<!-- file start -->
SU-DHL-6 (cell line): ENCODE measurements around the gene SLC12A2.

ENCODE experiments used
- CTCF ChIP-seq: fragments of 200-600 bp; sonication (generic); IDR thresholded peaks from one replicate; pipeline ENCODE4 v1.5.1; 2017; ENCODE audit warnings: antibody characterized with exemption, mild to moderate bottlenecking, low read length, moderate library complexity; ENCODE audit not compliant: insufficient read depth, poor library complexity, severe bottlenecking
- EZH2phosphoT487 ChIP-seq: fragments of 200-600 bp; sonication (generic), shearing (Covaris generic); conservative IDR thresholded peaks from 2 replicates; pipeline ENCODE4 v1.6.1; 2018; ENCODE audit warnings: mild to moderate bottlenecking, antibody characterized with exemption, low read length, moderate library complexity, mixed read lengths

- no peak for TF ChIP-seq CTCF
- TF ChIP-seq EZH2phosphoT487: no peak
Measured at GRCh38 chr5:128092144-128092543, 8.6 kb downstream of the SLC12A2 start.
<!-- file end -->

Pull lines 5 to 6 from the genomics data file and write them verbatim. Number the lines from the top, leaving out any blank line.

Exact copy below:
- no peak for TF ChIP-seq CTCF
- TF ChIP-seq EZH2phosphoT487: no peak